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J Gen Intern Med. Sep 2010; 25(Suppl 4): 636–638.
Published online Aug 25, 2010. doi:  10.1007/s11606-010-1442-6
PMCID: PMC2940437

Academia, Chronic Care, and the Future of Primary Care

Edward H. Wagner, MD, MPH, MACPcorresponding author

Abstract

Most proposals to reform health care delivery center on a robust, well-designed primary care sector capable of reducing the health and cost consequences of major chronic illnesses. Ironically, the intensified policy interest in primary care coincides with a steep decline in the proportion of medical students choosing primary care careers. Negativity stemming from the experience of trying to care for chronically ill patients with complex conditions in poorly designed, chaotic primary care teaching settings may be influencing trainees to choose other career paths. Redesigning teaching clinics so that they routinely provide high quality, well-organized chronic care would appear to be a critical early step in addressing the looming primary care workforce crisis. The Chronic Care Model provides a proven framework for such a redesign, and has been, with organizational support and effort, successfully implemented in academic settings.

KEY WORDS: primary care, chronic illness care, academic medical centers

A robust, well-designed primary care system is central to most proposals to reform health care delivery and bend cost trends.1 The emphasis on primary care reform and rejuvenation is based to a large degree on the assumption that effective primary care can reduce the health and cost consequences of chronic illness. Effective primary care provides critical opportunities for cost savings if it can reduce preventable emergency room visits and hospitalizations,2 and recent evidence suggests that transformed primary care is capable of reducing costs through these mechanisms.3 Ironically, the intensified policy interest in primary care coincides with a decline in the proportion of medical students choosing careers in primary care. Many of the payment reform ideas being proposed benefit primary care providers in hopes that they will attract trainees back to primary care careers. Whether they will of course depends in part upon the extent to which income differentials and related financial concerns are driving medical students into other specialties.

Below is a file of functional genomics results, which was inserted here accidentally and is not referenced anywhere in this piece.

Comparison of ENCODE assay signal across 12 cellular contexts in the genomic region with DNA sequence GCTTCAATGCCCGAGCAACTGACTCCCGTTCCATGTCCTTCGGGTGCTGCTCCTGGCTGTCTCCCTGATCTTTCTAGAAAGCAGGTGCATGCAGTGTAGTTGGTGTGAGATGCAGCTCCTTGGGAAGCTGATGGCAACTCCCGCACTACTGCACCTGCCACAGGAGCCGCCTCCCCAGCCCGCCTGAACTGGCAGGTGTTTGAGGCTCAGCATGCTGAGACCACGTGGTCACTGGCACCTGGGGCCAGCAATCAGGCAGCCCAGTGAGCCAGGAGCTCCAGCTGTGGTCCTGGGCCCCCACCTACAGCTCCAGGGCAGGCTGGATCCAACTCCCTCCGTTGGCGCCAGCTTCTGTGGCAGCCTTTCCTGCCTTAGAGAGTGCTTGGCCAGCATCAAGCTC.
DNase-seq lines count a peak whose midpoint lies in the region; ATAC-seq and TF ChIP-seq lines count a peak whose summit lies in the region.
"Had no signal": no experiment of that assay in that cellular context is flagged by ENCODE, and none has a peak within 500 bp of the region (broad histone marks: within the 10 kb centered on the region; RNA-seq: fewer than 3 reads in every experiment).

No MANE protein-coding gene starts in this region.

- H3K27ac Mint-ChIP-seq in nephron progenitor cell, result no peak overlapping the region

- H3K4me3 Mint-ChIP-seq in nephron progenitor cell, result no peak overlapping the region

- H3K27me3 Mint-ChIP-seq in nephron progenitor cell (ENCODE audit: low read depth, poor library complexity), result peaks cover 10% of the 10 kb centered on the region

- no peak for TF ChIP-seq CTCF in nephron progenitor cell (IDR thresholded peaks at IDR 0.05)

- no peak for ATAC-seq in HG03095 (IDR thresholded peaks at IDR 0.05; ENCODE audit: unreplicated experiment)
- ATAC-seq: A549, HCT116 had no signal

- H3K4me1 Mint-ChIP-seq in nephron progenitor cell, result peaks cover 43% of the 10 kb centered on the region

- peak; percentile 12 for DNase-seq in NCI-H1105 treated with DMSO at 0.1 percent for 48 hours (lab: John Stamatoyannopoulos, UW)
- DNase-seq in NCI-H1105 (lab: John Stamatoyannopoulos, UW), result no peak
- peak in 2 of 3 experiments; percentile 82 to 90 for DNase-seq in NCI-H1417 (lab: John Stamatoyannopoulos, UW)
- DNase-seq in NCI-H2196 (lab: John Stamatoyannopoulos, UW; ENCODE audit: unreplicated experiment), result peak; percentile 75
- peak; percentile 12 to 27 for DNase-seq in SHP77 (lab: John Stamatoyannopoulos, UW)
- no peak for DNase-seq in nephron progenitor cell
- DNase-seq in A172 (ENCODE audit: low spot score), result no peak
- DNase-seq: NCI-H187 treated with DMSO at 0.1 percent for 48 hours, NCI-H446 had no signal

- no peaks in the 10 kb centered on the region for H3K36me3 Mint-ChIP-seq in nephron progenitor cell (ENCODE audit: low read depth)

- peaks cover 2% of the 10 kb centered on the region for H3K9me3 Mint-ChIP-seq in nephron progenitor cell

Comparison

At the closing session of the California Academic Chronic Care Collaborative (ACCC), a panel of residents from the participating sites was asked why medical students and residents were not choosing primary care careers. The residents expressed concern that many trainees lacked confidence in their ability to deliver high quality care to complex, chronically ill patients, and didn’t want to face a career where they couldn’t succeed. The residents attributed the self-doubt to clinical experience in hectic, poorly organized teaching clinics. This observation has been made before. Keirns and Bosk state that:

“many residents leave training with the experience of attempting to be an adequate primary care physician and failing.”4

The American College of Physician’s Education Committee put it this way:

“Since ambulatory training experiences frequently take place in teaching clinics with many dysfunctional components, trainees are immersed in frustrating practice models that discourage rather than excite them.” 5

Senior leaders of the Association of American Medical Colleges argue:

“During the time they spend in outpatient care settings, few students (or residents) have the opportunity to observe the provision of optimal care for patients with chronic diseases . . . as a consequence, we believe that the clerkships discourage many students from pursuing residency training in a primary care specialty, because they are concerned that they will not be adequately prepared to meet the responsibilities of such a practice.” 6